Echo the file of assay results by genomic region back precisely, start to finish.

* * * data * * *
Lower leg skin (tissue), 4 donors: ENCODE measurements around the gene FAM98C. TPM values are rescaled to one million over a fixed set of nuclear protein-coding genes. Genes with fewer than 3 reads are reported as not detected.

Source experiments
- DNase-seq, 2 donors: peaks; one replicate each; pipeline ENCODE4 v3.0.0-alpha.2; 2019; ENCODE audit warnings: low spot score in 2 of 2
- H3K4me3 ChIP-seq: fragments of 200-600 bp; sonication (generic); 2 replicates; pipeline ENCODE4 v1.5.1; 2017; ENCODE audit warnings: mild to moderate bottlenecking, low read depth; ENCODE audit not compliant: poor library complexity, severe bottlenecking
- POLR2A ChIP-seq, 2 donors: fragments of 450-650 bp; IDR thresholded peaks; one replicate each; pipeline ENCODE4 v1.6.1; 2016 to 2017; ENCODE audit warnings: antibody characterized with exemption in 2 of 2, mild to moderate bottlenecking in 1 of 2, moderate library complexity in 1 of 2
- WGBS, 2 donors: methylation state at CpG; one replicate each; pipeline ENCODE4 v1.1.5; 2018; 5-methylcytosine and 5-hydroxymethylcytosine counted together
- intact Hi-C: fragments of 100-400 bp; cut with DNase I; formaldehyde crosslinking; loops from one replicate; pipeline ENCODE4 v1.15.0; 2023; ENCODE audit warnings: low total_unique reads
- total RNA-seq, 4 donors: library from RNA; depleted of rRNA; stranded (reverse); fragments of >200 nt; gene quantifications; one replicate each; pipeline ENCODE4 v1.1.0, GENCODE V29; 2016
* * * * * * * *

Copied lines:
Lower leg skin (tissue), 4 donors: ENCODE measurements around the gene FAM98C. TPM values are rescaled to one million over a fixed set of nuclear protein-coding genes. Genes with fewer than 3 reads are reported as not detected.

Source experiments
- DNase-seq, 2 donors: peaks; one replicate each; pipeline ENCODE4 v3.0.0-alpha.2; 2019; ENCODE audit warnings: low spot score in 2 of 2
- H3K4me3 ChIP-seq: fragments of 200-600 bp; sonication (generic); 2 replicates; pipeline ENCODE4 v1.5.1; 2017; ENCODE audit warnings: mild to moderate bottlenecking, low read depth; ENCODE audit not compliant: poor library complexity, severe bottlenecking
- POLR2A ChIP-seq, 2 donors: fragments of 450-650 bp; IDR thresholded peaks; one replicate each; pipeline ENCODE4 v1.6.1; 2016 to 2017; ENCODE audit warnings: antibody characterized with exemption in 2 of 2, mild to moderate bottlenecking in 1 of 2, moderate library complexity in 1 of 2
- WGBS, 2 donors: methylation state at CpG; one replicate each; pipeline ENCODE4 v1.1.5; 2018; 5-methylcytosine and 5-hydroxymethylcytosine counted together
- intact Hi-C: fragments of 100-400 bp; cut with DNase I; formaldehyde crosslinking; loops from one replicate; pipeline ENCODE4 v1.15.0; 2023; ENCODE audit warnings: low total_unique reads
- total RNA-seq, 4 donors: library from RNA; depleted of rRNA; stranded (reverse); fragments of >200 nt; gene quantifications; one replicate each; pipeline ENCODE4 v1.1.0, GENCODE V29; 2016